It is generated during production and processing in industrial and commercial plants. For the most part, it consists of flushing water that is generated during cleaning work. Sometimes, it also consists of domestic wastewater from sanitary facilities or residential houses. In general, such waste waters can have varied compositions depending upon the branch of industry. The inflow volumes, loads and concentrations as well as the pH-values are mostly subject to strong fluctuations. The presence of cleaning agents and disinfectants also has a disturbing effect.
The commercial wastewater of dairy plants stems from cleaning of production plants. Mostly, this is “white” water from milk production or “white” water with whey from cheese production.
|In order to prevent inhibition of biodegradation due to the
presence of too many lipophilic compounds, a KLARO grease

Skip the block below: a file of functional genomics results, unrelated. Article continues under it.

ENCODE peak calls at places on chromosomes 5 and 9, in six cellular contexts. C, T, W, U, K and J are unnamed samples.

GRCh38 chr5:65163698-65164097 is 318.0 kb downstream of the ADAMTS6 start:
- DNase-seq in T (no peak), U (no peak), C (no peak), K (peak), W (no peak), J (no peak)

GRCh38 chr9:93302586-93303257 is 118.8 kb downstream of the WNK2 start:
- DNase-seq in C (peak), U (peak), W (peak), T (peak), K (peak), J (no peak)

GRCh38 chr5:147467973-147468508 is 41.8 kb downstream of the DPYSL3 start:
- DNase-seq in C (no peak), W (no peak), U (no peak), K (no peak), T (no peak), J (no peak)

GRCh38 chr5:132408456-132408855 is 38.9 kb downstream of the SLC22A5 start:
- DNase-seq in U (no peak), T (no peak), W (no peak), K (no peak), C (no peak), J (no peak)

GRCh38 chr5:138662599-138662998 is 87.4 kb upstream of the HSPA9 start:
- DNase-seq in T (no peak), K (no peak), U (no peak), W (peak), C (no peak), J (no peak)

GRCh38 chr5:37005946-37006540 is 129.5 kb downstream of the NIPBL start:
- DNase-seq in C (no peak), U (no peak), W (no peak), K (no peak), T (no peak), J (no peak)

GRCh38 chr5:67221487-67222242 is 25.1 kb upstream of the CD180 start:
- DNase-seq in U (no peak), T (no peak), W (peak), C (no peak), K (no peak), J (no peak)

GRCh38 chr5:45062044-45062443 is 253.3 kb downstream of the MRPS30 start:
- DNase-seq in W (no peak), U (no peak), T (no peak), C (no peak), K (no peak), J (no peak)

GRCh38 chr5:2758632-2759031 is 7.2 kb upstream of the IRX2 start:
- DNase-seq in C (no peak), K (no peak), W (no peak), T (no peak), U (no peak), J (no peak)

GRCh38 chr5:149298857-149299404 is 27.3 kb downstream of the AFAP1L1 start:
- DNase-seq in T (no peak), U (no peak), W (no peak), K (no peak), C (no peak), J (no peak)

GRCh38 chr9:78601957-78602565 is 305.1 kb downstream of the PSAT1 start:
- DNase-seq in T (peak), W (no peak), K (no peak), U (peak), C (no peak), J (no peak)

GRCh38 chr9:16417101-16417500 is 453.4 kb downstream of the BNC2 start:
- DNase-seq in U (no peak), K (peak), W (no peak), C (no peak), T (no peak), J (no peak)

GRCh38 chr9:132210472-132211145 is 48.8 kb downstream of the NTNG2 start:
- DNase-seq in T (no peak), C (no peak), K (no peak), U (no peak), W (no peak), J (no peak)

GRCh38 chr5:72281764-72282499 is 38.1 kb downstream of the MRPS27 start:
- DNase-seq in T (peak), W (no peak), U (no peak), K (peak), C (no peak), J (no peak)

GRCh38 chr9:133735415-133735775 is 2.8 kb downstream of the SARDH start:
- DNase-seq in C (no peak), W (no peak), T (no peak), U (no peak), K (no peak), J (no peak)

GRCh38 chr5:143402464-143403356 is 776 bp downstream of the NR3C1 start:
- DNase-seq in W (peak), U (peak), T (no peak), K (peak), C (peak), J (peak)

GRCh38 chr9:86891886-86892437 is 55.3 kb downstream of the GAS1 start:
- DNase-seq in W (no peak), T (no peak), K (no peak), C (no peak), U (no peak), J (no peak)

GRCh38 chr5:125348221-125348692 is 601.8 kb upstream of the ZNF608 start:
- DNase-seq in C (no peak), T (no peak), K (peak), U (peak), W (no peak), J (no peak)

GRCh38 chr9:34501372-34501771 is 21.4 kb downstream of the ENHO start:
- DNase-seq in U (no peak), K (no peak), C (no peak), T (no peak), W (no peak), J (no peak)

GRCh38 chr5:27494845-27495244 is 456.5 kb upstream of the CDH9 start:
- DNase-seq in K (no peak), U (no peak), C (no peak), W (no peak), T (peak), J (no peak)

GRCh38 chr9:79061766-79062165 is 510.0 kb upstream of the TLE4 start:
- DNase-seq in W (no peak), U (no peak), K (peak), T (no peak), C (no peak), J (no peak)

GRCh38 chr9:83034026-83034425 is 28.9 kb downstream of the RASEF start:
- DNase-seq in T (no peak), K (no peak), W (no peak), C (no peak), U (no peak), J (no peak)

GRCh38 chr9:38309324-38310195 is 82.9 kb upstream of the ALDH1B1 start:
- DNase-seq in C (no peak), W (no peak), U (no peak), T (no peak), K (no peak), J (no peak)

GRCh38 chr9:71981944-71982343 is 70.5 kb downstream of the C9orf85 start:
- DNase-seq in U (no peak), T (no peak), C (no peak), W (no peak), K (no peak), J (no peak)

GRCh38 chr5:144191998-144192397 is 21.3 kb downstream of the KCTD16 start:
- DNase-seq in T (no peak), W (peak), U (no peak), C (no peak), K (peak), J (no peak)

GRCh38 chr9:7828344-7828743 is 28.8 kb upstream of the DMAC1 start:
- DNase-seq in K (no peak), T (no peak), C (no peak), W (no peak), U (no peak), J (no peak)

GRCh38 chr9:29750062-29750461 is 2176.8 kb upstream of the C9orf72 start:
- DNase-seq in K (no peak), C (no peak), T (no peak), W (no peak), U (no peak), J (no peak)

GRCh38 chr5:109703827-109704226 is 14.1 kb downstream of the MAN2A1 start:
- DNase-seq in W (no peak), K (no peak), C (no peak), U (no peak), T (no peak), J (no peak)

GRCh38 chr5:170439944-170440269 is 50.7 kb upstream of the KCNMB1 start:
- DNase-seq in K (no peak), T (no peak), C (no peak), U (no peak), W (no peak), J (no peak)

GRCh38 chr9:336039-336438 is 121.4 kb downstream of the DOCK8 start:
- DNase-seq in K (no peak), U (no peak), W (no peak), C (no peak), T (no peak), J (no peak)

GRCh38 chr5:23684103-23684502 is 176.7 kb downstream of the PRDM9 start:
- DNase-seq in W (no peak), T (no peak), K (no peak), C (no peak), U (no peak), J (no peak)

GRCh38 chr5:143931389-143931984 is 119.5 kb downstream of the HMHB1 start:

separator should be installed upstream of the treatment plant.
This is additionally used for pH-neutralisation.
Further preliminary clarification steps fulfil the following functions:
|• equalisation of fluctuating inflow values|
|• storage of inflow water|
|• sludge storage|
|Example of plant|
|For up to 2,7 m3 /d, thereof 1,8 m3 /d from a dairy farm with a milk output of 1,000 l/day or 1.8 m3 /day “white” water (dairy wastewater) and a domestic wastewater connection of 0,9 m3 /d.|
The commercial wastewater from breweries mostly stems from cleaning of production plants and can contain large debris, such as shards, labels, brewer grains and crown caps. Over the week, strong fluctuations in wastewater volumes and loads as well as pH-values can occur. Basically, the water is considered to be easily biodegradable if the COD/BOD ratio is advantageous, with higher inflow concentrations than in domestic wastewater (BOD5 – values up to 4,000 mg/l)